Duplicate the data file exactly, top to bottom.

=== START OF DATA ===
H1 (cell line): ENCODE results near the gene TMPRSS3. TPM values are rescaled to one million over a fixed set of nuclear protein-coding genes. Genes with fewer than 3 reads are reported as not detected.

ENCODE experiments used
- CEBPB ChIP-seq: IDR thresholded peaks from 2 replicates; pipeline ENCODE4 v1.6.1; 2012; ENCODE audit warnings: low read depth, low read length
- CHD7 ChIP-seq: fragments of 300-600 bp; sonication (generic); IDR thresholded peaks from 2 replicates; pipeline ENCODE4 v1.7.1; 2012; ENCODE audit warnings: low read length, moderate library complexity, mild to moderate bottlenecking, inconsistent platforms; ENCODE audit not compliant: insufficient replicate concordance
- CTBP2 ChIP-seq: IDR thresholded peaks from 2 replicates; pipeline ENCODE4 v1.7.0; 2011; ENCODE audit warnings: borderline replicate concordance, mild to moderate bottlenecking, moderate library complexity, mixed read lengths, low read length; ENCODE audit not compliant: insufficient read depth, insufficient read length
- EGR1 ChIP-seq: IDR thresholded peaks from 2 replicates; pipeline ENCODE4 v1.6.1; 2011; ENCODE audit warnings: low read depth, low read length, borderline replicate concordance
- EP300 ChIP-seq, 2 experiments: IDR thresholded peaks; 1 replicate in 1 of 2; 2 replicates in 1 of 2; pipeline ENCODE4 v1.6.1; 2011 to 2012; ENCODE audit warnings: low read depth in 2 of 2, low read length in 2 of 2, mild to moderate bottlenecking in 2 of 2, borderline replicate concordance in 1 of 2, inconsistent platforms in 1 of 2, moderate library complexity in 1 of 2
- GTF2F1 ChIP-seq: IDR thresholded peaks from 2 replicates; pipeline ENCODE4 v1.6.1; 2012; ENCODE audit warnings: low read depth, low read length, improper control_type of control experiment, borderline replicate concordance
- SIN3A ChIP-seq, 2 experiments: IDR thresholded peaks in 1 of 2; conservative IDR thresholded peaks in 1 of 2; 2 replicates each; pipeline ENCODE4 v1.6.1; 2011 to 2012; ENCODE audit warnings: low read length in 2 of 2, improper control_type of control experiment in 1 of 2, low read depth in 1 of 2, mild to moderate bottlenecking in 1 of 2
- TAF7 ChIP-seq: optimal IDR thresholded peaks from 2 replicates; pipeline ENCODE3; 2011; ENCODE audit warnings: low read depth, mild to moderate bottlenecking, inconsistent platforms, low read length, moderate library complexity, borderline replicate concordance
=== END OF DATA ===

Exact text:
H1 (cell line): ENCODE results near the gene TMPRSS3. TPM values are rescaled to one million over a fixed set of nuclear protein-coding genes. Genes with fewer than 3 reads are reported as not detected.

ENCODE experiments used
- CEBPB ChIP-seq: IDR thresholded peaks from 2 replicates; pipeline ENCODE4 v1.6.1; 2012; ENCODE audit warnings: low read depth, low read length
- CHD7 ChIP-seq: fragments of 300-600 bp; sonication (generic); IDR thresholded peaks from 2 replicates; pipeline ENCODE4 v1.7.1; 2012; ENCODE audit warnings: low read length, moderate library complexity, mild to moderate bottlenecking, inconsistent platforms; ENCODE audit not compliant: insufficient replicate concordance
- CTBP2 ChIP-seq: IDR thresholded peaks from 2 replicates; pipeline ENCODE4 v1.7.0; 2011; ENCODE audit warnings: borderline replicate concordance, mild to moderate bottlenecking, moderate library complexity, mixed read lengths, low read length; ENCODE audit not compliant: insufficient read depth, insufficient read length
- EGR1 ChIP-seq: IDR thresholded peaks from 2 replicates; pipeline ENCODE4 v1.6.1; 2011; ENCODE audit warnings: low read depth, low read length, borderline replicate concordance
- EP300 ChIP-seq, 2 experiments: IDR thresholded peaks; 1 replicate in 1 of 2; 2 replicates in 1 of 2; pipeline ENCODE4 v1.6.1; 2011 to 2012; ENCODE audit warnings: low read depth in 2 of 2, low read length in 2 of 2, mild to moderate bottlenecking in 2 of 2, borderline replicate concordance in 1 of 2, inconsistent platforms in 1 of 2, moderate library complexity in 1 of 2
- GTF2F1 ChIP-seq: IDR thresholded peaks from 2 replicates; pipeline ENCODE4 v1.6.1; 2012; ENCODE audit warnings: low read depth, low read length, improper control_type of control experiment, borderline replicate concordance
- SIN3A ChIP-seq, 2 experiments: IDR thresholded peaks in 1 of 2; conservative IDR thresholded peaks in 1 of 2; 2 replicates each; pipeline ENCODE4 v1.6.1; 2011 to 2012; ENCODE audit warnings: low read length in 2 of 2, improper control_type of control experiment in 1 of 2, low read depth in 1 of 2, mild to moderate bottlenecking in 1 of 2
- TAF7 ChIP-seq: optimal IDR thresholded peaks from 2 replicates; pipeline ENCODE3; 2011; ENCODE audit warnings: low read depth, mild to moderate bottlenecking, inconsistent platforms, low read length, moderate library complexity, borderline replicate concordance